How Different are Sounds from a Phone, a Computer, and a Mouth?

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Updated on Aug 31, 2012

Grade Level: 7th-9th; Type: Physical Science


Find out the differences (if any) in the frequencies of voices produced from a computer, from a phone, and directly coming out of the voicebox of a human.

Research Questions:

  • How does an oscilloscope work to determine sound frequency?
  • What are the typical voice frequencies of men and women?

Each thing around us has a natural sound frequency that causes it to vibrate, which is called resonant frequency. When you force energy onto a material, you will cause it to vibrate and the vibrations will travel through the material and into the air molecules. As it travels through the air molecules, sound waves are produced, and that is the sounds that we hear with our ears.


  • A computer
  • A phone with the “speaker” option
  • Oscilloscope (you can get the handheld version at about $150 a piece online)
  • Microphone
  • A set passage for all your test subjects to read (can be any passage)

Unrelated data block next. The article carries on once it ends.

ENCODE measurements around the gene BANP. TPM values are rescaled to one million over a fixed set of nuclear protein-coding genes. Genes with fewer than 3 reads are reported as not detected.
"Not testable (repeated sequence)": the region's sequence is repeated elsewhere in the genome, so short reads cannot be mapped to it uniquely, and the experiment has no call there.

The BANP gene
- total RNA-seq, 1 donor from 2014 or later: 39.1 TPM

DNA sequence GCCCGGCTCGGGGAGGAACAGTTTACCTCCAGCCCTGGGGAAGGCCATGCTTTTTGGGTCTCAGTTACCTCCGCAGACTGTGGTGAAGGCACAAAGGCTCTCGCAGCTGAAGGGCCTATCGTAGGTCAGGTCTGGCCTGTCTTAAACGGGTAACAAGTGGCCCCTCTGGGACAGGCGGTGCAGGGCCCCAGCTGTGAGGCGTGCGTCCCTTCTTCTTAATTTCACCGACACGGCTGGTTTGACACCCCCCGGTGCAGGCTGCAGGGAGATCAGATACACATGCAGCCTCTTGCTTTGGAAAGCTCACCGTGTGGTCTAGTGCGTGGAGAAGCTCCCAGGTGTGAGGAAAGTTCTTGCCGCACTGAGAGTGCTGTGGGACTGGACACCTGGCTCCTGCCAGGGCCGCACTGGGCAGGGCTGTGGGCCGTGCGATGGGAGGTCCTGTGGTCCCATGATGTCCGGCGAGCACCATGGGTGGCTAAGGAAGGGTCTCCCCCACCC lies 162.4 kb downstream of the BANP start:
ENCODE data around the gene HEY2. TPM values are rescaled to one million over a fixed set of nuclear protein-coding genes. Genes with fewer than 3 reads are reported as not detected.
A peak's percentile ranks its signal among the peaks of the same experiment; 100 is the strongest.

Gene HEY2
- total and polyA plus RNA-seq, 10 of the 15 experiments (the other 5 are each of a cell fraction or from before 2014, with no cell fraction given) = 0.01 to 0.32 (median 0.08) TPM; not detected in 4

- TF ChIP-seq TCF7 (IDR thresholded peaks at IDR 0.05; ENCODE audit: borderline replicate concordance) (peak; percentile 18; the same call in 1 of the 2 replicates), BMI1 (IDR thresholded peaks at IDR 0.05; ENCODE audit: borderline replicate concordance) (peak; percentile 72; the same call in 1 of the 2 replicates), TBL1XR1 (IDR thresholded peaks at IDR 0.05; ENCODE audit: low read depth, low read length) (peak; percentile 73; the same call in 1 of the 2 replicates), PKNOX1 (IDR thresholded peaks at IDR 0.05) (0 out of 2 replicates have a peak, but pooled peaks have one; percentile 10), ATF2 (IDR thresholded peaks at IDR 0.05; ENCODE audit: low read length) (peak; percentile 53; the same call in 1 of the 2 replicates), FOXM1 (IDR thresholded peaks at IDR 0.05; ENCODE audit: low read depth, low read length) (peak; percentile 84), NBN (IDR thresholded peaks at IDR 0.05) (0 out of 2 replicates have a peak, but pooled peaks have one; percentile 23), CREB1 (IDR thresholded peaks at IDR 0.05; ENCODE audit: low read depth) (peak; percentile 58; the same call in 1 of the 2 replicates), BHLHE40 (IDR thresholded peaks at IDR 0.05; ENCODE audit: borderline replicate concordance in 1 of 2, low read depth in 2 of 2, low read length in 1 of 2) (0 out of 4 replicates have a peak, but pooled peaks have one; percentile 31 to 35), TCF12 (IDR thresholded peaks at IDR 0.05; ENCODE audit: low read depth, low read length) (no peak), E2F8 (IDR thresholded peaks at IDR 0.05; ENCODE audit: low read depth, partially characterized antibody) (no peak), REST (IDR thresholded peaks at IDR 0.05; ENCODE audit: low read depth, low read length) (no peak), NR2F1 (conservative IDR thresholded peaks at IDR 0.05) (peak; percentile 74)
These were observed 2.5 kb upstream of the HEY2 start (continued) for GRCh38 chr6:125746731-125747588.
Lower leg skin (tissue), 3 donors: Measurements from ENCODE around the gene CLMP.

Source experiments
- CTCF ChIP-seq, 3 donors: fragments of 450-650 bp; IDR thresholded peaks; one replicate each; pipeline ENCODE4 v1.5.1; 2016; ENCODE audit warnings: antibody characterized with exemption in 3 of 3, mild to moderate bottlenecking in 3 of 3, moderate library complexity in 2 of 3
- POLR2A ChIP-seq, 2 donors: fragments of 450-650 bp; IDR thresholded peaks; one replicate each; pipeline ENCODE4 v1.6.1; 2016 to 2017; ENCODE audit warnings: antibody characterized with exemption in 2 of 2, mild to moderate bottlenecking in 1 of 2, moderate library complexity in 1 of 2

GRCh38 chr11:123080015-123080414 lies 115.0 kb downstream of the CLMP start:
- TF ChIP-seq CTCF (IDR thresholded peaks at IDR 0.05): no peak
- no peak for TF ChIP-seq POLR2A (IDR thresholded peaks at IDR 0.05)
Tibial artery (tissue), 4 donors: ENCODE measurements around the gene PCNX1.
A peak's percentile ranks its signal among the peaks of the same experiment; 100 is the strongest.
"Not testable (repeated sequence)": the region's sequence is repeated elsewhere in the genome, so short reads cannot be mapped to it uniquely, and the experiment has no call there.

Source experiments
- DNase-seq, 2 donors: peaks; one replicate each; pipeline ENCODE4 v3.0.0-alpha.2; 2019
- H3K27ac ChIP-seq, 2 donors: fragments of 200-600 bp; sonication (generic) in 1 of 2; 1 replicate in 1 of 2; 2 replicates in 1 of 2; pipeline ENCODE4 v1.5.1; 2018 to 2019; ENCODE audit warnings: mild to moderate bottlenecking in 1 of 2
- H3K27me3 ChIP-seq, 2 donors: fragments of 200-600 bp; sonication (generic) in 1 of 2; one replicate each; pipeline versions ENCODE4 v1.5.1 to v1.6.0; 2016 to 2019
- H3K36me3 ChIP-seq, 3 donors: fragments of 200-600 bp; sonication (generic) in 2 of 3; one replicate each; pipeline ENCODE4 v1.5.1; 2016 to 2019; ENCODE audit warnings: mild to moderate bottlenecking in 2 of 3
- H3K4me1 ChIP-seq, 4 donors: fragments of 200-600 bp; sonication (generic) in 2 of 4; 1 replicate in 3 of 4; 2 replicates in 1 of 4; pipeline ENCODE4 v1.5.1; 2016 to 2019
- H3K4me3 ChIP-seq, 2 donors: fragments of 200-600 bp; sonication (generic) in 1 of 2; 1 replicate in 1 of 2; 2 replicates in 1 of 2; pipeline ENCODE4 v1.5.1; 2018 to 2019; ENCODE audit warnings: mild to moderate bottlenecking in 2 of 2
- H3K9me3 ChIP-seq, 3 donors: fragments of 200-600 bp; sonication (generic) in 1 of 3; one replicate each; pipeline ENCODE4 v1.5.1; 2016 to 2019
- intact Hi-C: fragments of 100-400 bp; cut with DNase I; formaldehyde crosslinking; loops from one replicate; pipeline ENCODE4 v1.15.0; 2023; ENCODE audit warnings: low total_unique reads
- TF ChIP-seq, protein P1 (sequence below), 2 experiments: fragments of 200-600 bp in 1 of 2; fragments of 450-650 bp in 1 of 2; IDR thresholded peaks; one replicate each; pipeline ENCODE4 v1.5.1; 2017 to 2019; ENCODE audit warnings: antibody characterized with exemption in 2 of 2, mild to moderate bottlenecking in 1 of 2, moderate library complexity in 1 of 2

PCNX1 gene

• Test subjects (about 10 or more)
  • Pen and paper for notes

Experimental Procedure

  1. Choose a passage for your test subjects to read. Everyone should read the same passage, though the content of the passage doesn't matter.
  2. Use the “record” option on the computer and record your test subject reading the passage. Make sure to tell them to read it at their normal voice.
  3. Use the “record” option on the phone/cellphone and record your test subject reading the passage (once again at normal voice.)
  4. Plug in the oscilloscope and attach a microphone to it (please refer to the manual of your oscilloscope for operational instructions), turn it on.
  5. Ask your test subject to read the passage once more. Read the frequency of the voice and record this frequency.
  6. Now analyze the frequencies of the recorded voices in steps 2-3 in the computer and in the phone, also by using the oscilloscope.
  7. Repeat steps 2-6 for all your test subjects.
  8. Note any changes in frequencies.
  9. Record and analyze your results.

Terms/Concepts: Frequency; Voice; Oscilloscope; Soundwaves; Voicebox/larynx


The Science Book of Sound, by Neil Ardley (Houghton Mifflin Harcourt Publishing, 1991)
Sofia PC is currently a college student with a deep interest in science who is aspiring to become a writer.

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